A glabrous, erect, unbranched herb from a stout, perennial, short, scarred rootstock, 8 to 18 inches high; bearing at the top of the stem three light-green, broadly rhombic-ovate or rhombic-oval leaves, 2 to 6 inches long, acuminate at the apex, narrowed and sessile at the base, peduncle erect or nearly so, 1 to 3 inches long, bearing a single flower 2 to 3 inches broad. The three sepals lanceolate, pointed and spreading. Petals three, erect-spreading, oblanceolate, obovate, or rarely ovate-oblong, obtuse or cuspidate, thin, strongly veined, white, usually turning pink with age, much longer than the sepals. Stamens six, with yellow anthers which are about one-half of an inch long; the three styles slender and ascending. Fruit a globose, black, slightly six-lobed berry, three-fourths to I inch in diameter.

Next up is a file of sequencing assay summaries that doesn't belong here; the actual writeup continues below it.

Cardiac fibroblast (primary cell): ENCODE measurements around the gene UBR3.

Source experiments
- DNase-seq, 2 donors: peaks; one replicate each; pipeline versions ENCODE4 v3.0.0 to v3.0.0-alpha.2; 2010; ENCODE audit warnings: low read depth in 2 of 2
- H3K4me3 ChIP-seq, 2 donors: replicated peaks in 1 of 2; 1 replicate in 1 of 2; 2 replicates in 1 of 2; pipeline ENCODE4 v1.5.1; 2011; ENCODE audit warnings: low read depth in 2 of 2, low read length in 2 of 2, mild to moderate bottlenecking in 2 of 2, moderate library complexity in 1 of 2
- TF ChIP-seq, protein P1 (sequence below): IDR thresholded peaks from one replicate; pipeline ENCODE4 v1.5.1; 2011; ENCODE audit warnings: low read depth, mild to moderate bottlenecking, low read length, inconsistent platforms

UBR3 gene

Memoir 15 N. Y. State Museum

Plate 23

B. White Trillium; Large Flowered Wake Robin

B. White Trillium; Large-Flowered Wake-Robin - Trillium grandiflorum

In rich woods, preferring ravines and wooded upland slopes, Quebec to Ontario and Minnesota, south to North Carolina and Missouri.

Various monstrous forms sometimes occur with two to several long-petioled leaves, double flowers, and even forms with green, variegated or leaflike petals.